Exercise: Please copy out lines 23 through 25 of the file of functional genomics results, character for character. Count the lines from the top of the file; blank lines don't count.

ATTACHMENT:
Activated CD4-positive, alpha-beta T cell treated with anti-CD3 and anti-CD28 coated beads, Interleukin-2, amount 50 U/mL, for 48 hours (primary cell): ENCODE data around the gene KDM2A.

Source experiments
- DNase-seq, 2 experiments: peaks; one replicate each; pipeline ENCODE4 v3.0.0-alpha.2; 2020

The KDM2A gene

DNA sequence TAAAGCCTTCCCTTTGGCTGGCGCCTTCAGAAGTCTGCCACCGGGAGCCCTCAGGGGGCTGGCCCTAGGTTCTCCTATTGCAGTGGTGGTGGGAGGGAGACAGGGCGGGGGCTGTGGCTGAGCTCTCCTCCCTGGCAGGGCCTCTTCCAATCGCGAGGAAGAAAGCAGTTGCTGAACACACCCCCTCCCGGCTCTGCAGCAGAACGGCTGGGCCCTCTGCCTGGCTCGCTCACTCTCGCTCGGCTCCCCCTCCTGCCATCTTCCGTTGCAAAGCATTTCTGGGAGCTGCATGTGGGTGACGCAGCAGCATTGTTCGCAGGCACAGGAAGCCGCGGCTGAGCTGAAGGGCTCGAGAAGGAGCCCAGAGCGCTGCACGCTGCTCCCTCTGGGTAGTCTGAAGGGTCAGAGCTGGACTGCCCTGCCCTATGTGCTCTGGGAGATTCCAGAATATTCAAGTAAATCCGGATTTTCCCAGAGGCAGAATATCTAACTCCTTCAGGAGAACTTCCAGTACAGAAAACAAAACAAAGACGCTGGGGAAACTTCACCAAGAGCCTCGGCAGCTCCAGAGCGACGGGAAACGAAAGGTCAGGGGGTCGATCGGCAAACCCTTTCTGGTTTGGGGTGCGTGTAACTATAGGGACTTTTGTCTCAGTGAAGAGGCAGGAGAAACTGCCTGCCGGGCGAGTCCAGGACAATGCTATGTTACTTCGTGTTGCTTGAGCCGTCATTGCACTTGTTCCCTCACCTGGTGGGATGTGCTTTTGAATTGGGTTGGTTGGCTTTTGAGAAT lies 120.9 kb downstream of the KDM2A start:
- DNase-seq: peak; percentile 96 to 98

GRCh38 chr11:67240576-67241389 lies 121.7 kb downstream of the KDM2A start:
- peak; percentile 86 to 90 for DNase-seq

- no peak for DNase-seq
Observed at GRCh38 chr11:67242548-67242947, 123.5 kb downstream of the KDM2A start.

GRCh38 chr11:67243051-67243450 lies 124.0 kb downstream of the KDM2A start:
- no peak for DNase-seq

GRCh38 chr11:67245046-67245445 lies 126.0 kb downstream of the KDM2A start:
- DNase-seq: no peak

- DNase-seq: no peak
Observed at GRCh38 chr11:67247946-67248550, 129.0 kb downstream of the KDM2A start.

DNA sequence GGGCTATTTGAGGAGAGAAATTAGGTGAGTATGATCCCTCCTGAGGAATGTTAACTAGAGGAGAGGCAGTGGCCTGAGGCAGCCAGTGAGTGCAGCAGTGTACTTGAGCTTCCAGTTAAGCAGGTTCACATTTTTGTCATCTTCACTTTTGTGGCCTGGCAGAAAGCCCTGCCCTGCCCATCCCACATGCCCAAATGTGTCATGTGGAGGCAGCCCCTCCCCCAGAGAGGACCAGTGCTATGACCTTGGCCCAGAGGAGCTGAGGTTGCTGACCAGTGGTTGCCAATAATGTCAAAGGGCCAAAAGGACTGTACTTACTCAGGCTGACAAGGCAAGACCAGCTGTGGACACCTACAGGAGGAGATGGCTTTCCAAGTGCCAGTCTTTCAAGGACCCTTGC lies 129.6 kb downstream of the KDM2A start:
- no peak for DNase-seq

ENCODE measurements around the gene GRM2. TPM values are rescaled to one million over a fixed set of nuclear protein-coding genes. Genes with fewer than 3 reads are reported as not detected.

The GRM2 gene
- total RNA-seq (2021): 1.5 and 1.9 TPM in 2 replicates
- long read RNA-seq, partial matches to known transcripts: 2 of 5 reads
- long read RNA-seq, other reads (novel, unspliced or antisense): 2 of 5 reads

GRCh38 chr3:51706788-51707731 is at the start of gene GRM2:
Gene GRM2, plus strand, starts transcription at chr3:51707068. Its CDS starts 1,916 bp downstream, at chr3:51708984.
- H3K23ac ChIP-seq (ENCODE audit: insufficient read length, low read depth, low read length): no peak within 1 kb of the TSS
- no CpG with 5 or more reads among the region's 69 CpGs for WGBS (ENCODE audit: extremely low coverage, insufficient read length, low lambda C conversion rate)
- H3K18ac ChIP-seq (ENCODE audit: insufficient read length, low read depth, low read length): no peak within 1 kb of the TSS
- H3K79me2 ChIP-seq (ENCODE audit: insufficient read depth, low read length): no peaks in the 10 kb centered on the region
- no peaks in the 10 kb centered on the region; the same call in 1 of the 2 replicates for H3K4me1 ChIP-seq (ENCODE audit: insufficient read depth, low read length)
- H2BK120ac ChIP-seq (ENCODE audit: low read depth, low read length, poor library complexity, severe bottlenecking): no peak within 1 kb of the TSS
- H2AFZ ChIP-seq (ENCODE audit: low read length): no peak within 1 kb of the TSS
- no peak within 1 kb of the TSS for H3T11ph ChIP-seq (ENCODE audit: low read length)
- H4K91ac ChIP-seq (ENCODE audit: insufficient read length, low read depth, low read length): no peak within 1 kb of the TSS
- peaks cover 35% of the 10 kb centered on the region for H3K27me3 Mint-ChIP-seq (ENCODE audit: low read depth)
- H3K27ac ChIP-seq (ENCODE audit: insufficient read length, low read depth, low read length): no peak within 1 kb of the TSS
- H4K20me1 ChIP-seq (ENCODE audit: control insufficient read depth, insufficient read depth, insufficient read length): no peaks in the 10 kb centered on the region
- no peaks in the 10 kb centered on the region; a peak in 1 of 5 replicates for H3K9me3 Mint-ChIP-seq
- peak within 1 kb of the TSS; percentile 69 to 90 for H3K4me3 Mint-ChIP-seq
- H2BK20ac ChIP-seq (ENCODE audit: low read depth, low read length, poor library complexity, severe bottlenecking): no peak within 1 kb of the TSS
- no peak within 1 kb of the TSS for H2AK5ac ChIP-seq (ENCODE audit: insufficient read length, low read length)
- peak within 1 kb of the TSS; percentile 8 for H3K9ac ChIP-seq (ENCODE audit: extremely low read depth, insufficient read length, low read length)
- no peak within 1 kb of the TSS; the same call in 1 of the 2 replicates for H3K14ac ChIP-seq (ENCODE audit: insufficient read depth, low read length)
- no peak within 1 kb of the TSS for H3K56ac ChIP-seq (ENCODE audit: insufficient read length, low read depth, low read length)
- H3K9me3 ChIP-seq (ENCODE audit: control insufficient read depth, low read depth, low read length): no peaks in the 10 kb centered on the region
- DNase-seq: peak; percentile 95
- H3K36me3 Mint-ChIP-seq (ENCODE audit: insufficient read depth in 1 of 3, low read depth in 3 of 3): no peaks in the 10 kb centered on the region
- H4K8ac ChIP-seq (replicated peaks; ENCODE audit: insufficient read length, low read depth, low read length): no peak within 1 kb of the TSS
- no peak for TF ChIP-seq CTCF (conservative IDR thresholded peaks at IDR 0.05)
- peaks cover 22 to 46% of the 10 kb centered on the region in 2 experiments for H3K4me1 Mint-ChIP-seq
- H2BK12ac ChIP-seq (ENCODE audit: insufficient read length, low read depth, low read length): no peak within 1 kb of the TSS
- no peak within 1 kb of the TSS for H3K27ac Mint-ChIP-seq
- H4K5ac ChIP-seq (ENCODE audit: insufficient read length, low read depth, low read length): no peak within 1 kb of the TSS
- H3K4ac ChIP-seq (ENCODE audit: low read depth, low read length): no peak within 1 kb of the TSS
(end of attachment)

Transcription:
- long read RNA-seq, other reads (novel, unspliced or antisense): 2 of 5 reads

GRCh38 chr3:51706788-51707731 is at the start of gene GRM2:
Gene GRM2, plus strand, starts transcription at chr3:51707068. Its CDS starts 1,916 bp downstream, at chr3:51708984.